Having read, and liked, Jonathan Kozol’s previous books Rachel and Her Children and Amazing Grace, I looked forward to reading his recent medical memoir The Theft of Memory: Losing My Father One Day at a Time (New York: Broadway Books, 2015).
While there were parts of the book that I appreciated, including Kozol’s candidness about the relative loneliness of his life and his reasons for wanting to extend his father’s life as long as possible even after Alzheimer’s disease had ravaged his father’s mind and body, overall the book was frustrating to read. It felt as if it had been written in a hurry and not edited carefully. For instance, there were frequent awkward and overly long (as in six to seven lines in length) sentences that detracted from the story. And I really did not care at all about the long sections of the book pertaining to Eugene O’Neill and his family and personal dramas. It felt more than unethical for Kozol to have mined his psychiatrist father’s notes pertaining to his patients, including O’Neill.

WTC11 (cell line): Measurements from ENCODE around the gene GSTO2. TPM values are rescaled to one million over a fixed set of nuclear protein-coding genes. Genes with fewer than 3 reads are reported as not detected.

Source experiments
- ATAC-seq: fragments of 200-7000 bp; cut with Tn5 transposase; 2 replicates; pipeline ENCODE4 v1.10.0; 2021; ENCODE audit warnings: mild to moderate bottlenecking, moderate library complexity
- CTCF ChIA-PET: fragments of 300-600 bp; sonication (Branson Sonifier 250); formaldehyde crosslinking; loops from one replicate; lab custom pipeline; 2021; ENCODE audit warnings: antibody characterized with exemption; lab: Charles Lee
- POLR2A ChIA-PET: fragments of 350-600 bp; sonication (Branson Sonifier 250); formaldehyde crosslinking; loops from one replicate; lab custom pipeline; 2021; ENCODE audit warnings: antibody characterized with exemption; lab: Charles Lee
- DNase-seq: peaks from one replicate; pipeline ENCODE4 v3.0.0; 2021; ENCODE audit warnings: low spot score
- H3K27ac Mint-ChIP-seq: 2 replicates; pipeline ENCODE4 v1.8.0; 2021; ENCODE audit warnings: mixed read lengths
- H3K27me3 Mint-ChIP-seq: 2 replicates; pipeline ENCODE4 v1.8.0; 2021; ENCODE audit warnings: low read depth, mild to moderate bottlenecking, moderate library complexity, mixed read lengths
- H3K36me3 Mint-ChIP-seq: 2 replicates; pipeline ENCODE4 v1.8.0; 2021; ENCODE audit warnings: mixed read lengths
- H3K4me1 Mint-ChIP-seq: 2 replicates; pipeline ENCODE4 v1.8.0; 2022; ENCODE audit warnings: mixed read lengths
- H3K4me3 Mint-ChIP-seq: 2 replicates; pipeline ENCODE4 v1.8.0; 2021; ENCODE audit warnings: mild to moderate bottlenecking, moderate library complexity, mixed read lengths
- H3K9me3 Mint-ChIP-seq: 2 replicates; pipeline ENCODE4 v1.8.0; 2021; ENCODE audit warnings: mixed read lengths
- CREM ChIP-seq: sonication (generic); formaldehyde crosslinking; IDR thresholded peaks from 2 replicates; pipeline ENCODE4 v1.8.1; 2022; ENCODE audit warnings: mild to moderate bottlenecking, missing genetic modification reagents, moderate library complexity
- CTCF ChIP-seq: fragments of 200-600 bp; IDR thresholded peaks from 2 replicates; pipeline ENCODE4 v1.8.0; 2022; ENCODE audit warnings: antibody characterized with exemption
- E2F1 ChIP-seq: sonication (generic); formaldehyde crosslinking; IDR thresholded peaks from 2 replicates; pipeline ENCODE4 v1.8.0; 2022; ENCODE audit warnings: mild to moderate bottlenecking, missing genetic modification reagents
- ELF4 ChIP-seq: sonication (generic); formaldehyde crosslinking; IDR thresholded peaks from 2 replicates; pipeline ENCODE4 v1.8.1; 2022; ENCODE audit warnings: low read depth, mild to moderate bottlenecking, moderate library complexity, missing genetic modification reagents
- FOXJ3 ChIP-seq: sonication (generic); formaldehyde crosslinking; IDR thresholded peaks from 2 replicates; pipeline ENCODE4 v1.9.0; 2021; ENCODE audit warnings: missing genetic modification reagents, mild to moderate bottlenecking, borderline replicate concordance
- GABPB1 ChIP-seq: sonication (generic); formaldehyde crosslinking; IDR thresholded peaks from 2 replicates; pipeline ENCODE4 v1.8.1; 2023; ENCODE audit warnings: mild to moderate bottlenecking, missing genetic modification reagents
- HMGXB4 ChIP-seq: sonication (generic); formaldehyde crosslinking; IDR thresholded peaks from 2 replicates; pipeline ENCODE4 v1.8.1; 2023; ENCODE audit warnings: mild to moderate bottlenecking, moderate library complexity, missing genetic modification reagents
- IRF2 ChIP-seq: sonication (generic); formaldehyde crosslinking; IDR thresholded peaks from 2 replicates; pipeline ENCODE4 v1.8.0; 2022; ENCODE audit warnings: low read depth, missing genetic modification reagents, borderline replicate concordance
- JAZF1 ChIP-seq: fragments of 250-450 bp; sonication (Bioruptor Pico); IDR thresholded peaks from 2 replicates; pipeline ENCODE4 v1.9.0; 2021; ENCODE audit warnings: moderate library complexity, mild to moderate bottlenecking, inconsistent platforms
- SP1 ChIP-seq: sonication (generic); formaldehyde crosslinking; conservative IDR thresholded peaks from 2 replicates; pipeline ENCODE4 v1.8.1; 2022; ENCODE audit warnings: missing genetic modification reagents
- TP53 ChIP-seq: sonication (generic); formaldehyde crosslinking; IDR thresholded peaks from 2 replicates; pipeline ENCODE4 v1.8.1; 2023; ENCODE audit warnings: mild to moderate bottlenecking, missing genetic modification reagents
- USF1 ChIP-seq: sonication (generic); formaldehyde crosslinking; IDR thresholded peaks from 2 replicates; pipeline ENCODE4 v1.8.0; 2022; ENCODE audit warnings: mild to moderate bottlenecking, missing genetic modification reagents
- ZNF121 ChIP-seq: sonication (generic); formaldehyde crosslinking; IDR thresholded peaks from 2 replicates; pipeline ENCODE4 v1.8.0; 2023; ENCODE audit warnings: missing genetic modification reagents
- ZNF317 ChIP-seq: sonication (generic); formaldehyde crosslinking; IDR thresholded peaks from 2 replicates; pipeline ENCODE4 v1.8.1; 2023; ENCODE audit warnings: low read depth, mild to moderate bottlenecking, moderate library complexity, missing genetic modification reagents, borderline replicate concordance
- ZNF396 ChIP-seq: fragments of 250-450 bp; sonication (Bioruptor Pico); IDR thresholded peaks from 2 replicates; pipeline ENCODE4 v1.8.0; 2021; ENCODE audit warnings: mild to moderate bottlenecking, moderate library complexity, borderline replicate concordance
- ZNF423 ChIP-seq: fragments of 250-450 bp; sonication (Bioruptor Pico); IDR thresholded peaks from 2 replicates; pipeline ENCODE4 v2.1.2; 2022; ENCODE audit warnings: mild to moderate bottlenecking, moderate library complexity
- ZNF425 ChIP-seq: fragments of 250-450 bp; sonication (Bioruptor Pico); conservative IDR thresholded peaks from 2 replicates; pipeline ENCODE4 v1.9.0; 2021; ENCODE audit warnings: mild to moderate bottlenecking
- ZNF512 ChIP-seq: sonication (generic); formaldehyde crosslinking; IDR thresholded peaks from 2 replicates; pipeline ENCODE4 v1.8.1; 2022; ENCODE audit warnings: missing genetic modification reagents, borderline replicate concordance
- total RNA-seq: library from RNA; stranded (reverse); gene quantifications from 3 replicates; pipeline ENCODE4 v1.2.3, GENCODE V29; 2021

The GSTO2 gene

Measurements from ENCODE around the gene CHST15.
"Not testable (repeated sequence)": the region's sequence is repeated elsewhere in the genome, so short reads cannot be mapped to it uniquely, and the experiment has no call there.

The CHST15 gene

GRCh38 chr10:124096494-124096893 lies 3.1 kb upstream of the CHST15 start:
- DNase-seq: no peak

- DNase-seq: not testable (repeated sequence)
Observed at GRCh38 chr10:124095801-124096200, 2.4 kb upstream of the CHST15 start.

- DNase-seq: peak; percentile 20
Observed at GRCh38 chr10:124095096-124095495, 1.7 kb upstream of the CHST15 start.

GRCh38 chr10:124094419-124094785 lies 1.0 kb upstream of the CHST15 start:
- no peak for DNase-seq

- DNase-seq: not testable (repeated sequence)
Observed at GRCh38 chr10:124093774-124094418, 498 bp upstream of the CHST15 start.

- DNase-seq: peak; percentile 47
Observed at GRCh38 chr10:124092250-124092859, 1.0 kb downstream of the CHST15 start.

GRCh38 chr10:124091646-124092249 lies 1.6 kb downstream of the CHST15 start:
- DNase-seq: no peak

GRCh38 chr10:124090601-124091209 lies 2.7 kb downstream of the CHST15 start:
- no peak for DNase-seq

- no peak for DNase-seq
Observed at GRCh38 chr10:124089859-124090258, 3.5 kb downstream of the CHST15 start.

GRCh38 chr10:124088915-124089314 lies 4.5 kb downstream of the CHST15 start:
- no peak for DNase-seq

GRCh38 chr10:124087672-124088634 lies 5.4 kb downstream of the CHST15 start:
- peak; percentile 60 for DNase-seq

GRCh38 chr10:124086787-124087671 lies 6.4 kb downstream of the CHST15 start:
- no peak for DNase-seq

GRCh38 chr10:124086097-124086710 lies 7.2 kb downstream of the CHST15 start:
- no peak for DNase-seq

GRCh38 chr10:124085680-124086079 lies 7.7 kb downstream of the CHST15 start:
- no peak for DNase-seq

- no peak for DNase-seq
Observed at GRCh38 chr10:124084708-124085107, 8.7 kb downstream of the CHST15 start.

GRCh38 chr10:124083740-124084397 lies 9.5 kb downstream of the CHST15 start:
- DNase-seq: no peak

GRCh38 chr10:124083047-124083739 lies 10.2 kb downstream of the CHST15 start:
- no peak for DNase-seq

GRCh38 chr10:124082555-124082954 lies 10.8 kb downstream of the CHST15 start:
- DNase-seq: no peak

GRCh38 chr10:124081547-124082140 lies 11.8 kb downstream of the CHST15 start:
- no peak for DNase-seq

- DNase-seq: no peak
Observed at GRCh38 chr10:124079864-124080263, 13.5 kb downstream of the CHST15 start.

Kozol comes across in this book as an overly-privileged and entitled man who blames all of his father’s doctors for under and mis-treatment of his father’s health conditions. He does on occasion show some self-insight, as in this passage: “At some level, I think I was aware that selfish motivations of my own might very likely be at stake in the decisions I was making. …As nonresponsive as he often was, and physically enfeebled as he had becomes, I could not escape the crazy thought that I still needed him.” p. 151. That part of the book, a look inside the decision-making process for a family member such as Kozol who defies medical advice and staunchly fights for his father’s life to be medically extended as long as possible, made it a worthwhile read. That is a mindset that I do not understand, both as a medical provider and as a family member. Having read this book, I do have greater insight and compassion for people who hang on to their loved one’s lives far past what would appear to be prudent.